Washington Nationals: Juan Soto is about to do some heavy lifting

Juan Soto #22 of the Washington Nationals celebrates a two-run home run in the eighth inning during a baseball game against the San Diego Padres at Nationals Park on July 18, 2021 in Washington, DC. (Photo by Mitchell Layton/Getty Images)
Juan Soto #22 of the Washington Nationals celebrates a two-run home run in the eighth inning during a baseball game against the San Diego Padres at Nationals Park on July 18, 2021 in Washington, DC. (Photo by Mitchell Layton/Getty Images) /
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Well, the San Diego Padres punched, and they punched, and they punched some more. For twenty six innings they whaled away at the Washington Nationals. The Nationals absorbed most of those blows. Bent over, hands covering their head, they took shot after shot. When the Padres stood up to take a break, a battered and bruised Nationals team emerged from their defensive position and delivered a jab of their own.

In thirteen of the first eighteen innings they played, the Padres scored runs, in the first series since the All-Star break. All told, in the three games, the Friars scored the equivalent of five touchdowns and two field goals.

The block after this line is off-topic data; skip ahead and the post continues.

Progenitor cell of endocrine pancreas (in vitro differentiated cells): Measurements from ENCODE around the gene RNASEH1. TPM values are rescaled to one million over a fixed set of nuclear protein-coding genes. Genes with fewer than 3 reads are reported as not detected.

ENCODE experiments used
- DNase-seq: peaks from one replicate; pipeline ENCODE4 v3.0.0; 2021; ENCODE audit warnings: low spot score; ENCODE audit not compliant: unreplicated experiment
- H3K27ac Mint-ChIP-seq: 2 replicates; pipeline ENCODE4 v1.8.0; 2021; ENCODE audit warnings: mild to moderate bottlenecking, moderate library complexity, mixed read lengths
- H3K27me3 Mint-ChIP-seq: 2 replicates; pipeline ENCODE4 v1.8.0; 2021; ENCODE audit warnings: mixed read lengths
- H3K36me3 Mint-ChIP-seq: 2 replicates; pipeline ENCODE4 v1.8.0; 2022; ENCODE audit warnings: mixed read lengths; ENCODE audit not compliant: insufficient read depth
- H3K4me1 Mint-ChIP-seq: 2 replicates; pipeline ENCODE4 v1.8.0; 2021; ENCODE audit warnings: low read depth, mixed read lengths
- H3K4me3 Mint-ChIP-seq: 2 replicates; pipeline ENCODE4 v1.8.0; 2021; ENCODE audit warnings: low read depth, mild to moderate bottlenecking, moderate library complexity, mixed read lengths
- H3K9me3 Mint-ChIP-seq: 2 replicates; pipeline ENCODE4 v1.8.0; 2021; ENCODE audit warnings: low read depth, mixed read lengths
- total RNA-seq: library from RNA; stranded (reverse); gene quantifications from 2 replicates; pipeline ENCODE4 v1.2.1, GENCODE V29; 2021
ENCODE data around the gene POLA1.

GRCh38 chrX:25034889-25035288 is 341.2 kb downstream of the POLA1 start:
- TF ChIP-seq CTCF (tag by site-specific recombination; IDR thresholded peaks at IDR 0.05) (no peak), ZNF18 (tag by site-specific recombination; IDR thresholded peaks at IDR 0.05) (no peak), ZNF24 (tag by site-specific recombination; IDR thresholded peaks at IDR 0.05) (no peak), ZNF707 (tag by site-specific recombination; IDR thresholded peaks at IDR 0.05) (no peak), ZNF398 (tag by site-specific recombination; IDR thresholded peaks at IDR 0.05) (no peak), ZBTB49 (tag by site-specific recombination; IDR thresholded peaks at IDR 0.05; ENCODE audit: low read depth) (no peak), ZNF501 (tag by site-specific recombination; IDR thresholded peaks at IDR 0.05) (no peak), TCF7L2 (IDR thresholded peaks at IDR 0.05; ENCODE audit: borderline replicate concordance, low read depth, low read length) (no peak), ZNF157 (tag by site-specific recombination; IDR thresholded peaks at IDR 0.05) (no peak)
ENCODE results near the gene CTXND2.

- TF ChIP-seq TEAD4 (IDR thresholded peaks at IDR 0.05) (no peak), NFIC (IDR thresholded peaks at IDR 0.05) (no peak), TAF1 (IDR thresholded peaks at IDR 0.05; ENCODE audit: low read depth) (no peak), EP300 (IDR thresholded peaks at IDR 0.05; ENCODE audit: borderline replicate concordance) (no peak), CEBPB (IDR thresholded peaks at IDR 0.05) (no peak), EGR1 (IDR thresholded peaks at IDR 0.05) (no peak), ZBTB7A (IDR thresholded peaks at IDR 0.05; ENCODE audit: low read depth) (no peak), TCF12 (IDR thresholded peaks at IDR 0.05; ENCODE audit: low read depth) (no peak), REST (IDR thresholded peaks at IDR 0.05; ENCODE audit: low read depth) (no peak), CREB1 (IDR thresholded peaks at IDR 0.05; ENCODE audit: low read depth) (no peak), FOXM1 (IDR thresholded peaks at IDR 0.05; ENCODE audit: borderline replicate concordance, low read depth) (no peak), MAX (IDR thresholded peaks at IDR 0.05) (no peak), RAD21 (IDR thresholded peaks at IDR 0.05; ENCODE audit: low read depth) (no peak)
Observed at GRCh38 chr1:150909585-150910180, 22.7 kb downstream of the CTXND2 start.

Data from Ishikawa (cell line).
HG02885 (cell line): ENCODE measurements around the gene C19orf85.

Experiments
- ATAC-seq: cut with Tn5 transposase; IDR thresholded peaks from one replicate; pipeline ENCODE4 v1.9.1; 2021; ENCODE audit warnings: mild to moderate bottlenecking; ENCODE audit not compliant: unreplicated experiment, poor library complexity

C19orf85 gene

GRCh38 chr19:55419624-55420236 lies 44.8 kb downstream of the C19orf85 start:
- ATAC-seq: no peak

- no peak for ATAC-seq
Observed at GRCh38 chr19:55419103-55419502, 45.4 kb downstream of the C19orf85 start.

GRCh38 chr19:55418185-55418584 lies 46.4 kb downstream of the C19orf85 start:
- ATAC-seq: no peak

Thankfully, the Nationals salvaged the series finale, in dramatic fashion nonetheless, and will have a little bit of momentum when they host the Miami Marlins to start the week.

A little bit of momentum which hopefully snowballs downhill. A bat which has been in a slight slumber, has awakened, and the broad shoulders of Juan Soto is ready to carry this team down the stretch.

The bat of Nationals outfielder Juan Soto awoke during the Padres series.

Soto had pedestrian numbers as he entered the All-Star break. His two-run home run in the eighth inning, didn’t prove to be the knockout punch to the Padres, though was a staggering blow which put the Nationals on top in a see-saw affair. While Alcides Escobar’s walk-off hit an inning later gave the Nats the win, Soto’s homer capped off an impressive weekend where he seemed to find his power stroke once again.

In the three games, Soto had seven hits, three of which left the yard. He also walked twice. With the way Escobar has been getting on base, and the way Trea Turner has been hitting, if Juan Soto can keep the power going, the Nationals are going to put up some runs in the near future.

Soto seemingly had handed over the reins of the team to Turner. The team can be Soto’s again if he can hoist them on his shoulders and the Nationals can put together a few wins. This bunch has the pull-yourself-up-from-the-bootstraps-mentality, time to translate that to some wins.

We’ve seen in the past how participating in the home run derby has negatively affected some players’ swings. Not Juan Soto. He may have found something after competing in the derby. He found it at the right time, too.

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The Nationals just need some pitching now, to make sure Soto’s offense is enough to put some curly w’s in the books.

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